LONDON, United Kingdom — In a grand restaurant in central London, customers tuck into classic British delicacies such as afternoon tea topped off with a glass of champagne. Since opening this spring, Thomas’s on Regent Street has become something of a destination. But the space isn’t one of London’s new dining hotspots; this is Burberry’s all-day café at its London flagship, named after the founder of the luxury fashion brand.
Burberry is just one of the retailers enhancing their stores with food and drink experiences. In September, Ralph Lauren opened Ralph’s Coffee on the second floor of its Polo flagship on Fifth Avenue in New York, while the previous year, further downtown, Club Monaco unveiled a coffee shop, Toby’s Estate Coffee, in its rebranded flagship. Just last month, Gucci launched a bistro, Gucci Café, in its store in Shanghai’s IAPM shopping centre. Meanwhile, over in the Ginza district of Tokyo, customers can eat and drink at Bulgari, Chanel and Dunhill, to name a few.
So why are the retailers that dress us starting to feed us and top up our drinks as well?
When British menswear retailer Hackett London revamped its Regent Street flagship in October 2013, the new design included a gentlemen’s club-style gin bar. Managing director Vicente Castellano says the business wanted to “build a full luxury shopping experience for the Hackett customer” — and boost dwell time. “It is widely known that men do not necessarily spend a great deal of time in stores when shopping, so we felt that free gin and tonics were a great incentive to increase browsing time and ultimately increase sales,” says Castellano. Whether the strategy has worked is hard to assess. Hackett says it’s hard to tease out exactly how the bar has impacted footfall because it was introduced as part of an entire store revamp, but the retailer has since installed an oak-finished cash desk, which doubles up as a bar with a sink and ice machine, at its new concept store in Amsterdam.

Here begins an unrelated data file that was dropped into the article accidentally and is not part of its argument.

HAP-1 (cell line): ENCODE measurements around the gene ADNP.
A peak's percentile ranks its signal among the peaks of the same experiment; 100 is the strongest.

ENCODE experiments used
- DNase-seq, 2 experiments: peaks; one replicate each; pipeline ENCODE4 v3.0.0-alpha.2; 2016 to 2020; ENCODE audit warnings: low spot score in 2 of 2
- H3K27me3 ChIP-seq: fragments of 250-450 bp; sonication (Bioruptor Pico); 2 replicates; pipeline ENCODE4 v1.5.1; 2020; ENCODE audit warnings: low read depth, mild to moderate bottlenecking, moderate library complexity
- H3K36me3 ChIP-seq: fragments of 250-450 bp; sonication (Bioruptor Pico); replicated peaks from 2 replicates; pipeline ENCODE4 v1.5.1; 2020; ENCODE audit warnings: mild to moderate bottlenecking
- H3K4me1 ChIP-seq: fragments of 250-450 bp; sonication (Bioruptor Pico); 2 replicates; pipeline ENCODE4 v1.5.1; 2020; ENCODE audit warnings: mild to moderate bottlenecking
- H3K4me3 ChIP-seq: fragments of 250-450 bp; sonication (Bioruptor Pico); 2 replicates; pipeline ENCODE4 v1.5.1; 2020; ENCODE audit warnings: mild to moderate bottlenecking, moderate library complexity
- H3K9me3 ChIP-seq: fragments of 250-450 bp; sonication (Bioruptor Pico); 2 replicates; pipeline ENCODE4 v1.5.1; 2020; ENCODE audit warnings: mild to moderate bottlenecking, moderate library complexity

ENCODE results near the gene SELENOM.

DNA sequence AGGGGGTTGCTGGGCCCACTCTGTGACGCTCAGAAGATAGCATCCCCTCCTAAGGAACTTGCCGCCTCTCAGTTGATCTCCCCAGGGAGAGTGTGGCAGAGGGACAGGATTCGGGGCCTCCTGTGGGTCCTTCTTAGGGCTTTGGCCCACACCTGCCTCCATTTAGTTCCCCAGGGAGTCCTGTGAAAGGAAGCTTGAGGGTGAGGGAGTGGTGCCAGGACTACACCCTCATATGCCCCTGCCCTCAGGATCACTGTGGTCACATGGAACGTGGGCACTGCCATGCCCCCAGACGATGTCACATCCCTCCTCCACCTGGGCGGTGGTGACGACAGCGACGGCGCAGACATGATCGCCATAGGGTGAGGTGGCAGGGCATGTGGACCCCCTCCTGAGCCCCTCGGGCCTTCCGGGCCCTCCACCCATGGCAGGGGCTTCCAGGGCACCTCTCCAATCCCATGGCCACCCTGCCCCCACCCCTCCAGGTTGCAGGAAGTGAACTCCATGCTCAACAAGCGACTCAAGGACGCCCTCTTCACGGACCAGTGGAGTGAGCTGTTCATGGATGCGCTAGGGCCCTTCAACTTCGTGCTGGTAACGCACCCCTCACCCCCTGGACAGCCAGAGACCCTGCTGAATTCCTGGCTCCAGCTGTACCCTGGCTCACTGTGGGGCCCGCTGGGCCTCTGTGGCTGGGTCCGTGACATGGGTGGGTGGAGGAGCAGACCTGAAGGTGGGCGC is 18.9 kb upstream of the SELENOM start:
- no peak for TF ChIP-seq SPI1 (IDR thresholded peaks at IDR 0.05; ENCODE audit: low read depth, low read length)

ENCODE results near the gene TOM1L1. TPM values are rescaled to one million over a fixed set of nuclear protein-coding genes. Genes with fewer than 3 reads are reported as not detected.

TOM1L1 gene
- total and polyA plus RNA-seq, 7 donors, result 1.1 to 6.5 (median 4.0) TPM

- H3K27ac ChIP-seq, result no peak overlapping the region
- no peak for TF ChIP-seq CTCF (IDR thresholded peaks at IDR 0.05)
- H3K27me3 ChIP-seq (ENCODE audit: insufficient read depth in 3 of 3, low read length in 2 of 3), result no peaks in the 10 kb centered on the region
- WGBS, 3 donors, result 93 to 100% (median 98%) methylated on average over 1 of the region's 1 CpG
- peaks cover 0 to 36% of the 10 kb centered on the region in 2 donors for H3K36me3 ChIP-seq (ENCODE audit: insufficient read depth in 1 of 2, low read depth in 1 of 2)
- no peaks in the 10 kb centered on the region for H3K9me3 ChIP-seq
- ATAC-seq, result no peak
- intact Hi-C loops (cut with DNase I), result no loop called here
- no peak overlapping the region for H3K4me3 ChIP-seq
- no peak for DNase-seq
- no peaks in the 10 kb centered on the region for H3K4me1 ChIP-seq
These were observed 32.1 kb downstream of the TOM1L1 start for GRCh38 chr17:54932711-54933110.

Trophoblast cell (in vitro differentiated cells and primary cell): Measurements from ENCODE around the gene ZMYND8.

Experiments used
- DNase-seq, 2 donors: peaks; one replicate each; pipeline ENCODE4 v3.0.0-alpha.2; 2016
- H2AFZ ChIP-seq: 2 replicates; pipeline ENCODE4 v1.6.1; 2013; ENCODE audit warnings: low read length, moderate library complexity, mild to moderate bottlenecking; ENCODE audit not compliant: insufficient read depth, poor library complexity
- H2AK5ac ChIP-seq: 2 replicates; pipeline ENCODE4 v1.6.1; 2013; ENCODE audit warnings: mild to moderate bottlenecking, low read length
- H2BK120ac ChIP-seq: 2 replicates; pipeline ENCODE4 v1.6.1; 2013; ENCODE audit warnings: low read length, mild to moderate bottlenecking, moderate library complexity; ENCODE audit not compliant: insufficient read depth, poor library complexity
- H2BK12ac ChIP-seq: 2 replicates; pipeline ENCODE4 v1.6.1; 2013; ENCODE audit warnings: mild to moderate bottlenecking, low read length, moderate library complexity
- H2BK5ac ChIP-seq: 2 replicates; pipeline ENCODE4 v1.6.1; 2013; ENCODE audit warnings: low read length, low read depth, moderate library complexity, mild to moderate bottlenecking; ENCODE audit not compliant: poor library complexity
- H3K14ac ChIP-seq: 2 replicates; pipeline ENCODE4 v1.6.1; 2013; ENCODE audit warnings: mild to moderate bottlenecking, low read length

“For us, it’s really about driving more footfall and more regular visitors to the store,” says George Graham, co-founder of multibrand designer boutique Wolf & Badger, which opened up the basement beneath its Dover Street location last year to healthy food brand Raw Press. Customers can enter via the store or through a separate entrance. Wolf & Badger has also added a Raw Press juice fridge to its Notting Hill boutique. “Some of our customers now regularly buy juice and others have started buying from Wolf & Badger. They may not have been in before and, by coming for a juice, they find out what we’re all about and become regular customers.”
Since the move, Graham says footfall has increased by between 20 percent to 30 percent across both locations, and, while he says it is difficult to identify how much sales have increased on the back of the juice bar, he believes there has been a positive impact.
This increase in dwell time has also been observed by Dover Street Market (DSM), which features a Rose Bakery café in its London, New York and Tokyo branches. “The bakeries enhance the overall experience and allow our customers to hang out and spend time with us,” says James Gilchrist, general manager of DSM New York. “For example, some of our customers come for the entire day to shop, have lunch, shop some more, then relax with an afternoon drink.”